Whew! The week sure flew by fast. It’s time for another round of Design 101. This is the fifth entry in a series of seven posts, where I dissect a few designer quotes about their “secrets” of design.
Today, we are taking a look at all things table, encompassing coffee, end and occasional.
Let’s dive in!
Ms. Hampton is absolutely on point. If you have the space, 18″ is ideal, but anything in between the two works. Placing it any less than 15″ away makes it difficult to squeeze between the coffee table and sofas or chairs. Go too far beyond 18″ and a couple of things happen: 1) It creates a literal and visual disconnect between the furniture in your arrangement; 2) The table is out of reach for your guests comfort.
The main objective when placing tables in your furniture plan is for there to be a place for each guest to place a drink, without having to get up. For example, if you have a sofa that seats three and place two chairs across from it, think about where your guests can put their glass. Is it on the coffee table; between the chairs; at each end of the sofa? Sit in each available position, check where your reach extends to and you will get a good feel for where your tables should be.
I suggest that you don’t use Michael Phelps as your table placement tester, though. His wing span is greater than his height. Your tables might end up in the dining room!
I have to disagree with Ms. Barber on a couple of points. Her rules may work for clients with houses that have soaring ceilings and are filled with oversized furniture, but that isn’t how the majority of people live. My previous statement about a disconnect applies here as well.
If you go too tall, the lamplight can be really annoying. The arms on my living room sofa are 28″ high and my end tables are between 25″ and 28″ tall. The balance comes in varying the size and height of the lamps. Keep this thought in mind when choosing tables and lamps: Nobody wants to stare into a lightbulb. Spare your guests and yourself that blinding agony.
She is correct in saying that you shouldn’t be afraid of tall tables, but her suggestion for bedside tables may not be right for everyone, since we all experience light and comfort in a different way. Your preferences will change as you age, because your eyes take in less ambient lighting. Just keep in mind that your tables should speak to the scale of your furniture and the use of the lamp, no matter what room they are in.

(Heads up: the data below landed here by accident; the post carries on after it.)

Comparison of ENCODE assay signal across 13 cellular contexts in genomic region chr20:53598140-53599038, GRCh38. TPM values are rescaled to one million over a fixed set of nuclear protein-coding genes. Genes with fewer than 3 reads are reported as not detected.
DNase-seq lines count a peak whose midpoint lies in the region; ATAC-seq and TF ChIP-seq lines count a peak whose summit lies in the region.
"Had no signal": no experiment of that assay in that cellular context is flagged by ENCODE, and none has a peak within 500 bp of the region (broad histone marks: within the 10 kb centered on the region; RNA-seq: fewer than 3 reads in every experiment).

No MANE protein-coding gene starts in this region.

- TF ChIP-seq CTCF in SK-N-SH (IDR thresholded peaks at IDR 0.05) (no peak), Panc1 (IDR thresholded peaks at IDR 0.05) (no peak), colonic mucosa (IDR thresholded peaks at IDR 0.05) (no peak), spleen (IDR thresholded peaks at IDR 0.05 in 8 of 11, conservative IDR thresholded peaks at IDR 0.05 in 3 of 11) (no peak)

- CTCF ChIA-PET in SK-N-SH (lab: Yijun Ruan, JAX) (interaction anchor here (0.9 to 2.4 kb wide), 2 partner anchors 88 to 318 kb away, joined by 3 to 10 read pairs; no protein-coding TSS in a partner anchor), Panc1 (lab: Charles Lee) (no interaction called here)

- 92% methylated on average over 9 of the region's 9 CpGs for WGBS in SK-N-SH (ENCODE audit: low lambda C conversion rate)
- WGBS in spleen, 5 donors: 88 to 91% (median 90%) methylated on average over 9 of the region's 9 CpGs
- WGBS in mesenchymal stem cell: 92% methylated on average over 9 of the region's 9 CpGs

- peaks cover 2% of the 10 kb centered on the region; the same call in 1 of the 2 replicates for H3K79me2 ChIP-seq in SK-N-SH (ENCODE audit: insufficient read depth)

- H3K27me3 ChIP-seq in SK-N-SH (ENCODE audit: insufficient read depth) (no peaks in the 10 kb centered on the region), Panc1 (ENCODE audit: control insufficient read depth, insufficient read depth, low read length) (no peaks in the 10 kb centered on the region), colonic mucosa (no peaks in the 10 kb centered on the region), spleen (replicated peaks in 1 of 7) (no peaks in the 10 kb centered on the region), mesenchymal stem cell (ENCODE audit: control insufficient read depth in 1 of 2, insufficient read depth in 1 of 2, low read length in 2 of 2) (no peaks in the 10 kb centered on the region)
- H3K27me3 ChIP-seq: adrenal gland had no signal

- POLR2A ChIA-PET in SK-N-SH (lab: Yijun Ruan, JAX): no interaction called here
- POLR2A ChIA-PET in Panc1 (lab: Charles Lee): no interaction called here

The general rule of thumb is to keep your coffee table height within a few inches, higher or lower, of your sofa seat height. The typical sofa seat for current styles are between 19-21″, and possibly higher for oversized furniture. If you have period or contemporary furniture, chances are that your seats may be several inches lower than that.
Lower heights are prevalent on period pieces because the average size of houses and their inhabitants was smaller back then. On the flip side, with contemporary furniture, designs are usually driven by aesthetics. Low backs, seats and arms keep the focus on the architecture of the space.
Either way, low seating can be a challenge for some people to get up and down from. Factor in a table that is out of scale, and imagine a pregnant or senior guest having to hoist themselves or reach up every time they want a sip of their beverage. Can you imagine sitting on a 16″ seat with a 26″ table in front of you? Do you have to reach up to put your glass down? Can you see your guests across the room? I didn’t think so. You would feel like a toddler at the grownup table!
If you are like me, you want your guests to be comfortable. My sofa seat is between 19″-20″ high, with my coffee tables at 16″. It works perfectly for my living room, but the proportions may not work for you. Think about how you want your tables to function first, the level of comfort you desire second, and then proceed to style. A room can be drop dead gorgeous, but if it doesn’t function properly you have wasted a ton of money on a space you won’t enjoy.
Tables are another great place to use a three dimensional object–a suitcase; some boxes–to test drive the size and placement you want before you head out to shop. Imagine walking into a furniture store and being able to tell the salesperson exactly what you need. It eliminates wandering around, looking at pieces that won’t fit in with your lifestyle. A little homework will save you time and money, and allow you to head out on your hunt with confidence!
I’ve created a Pinterest board for readers to share their ideas. Let’s fill it up!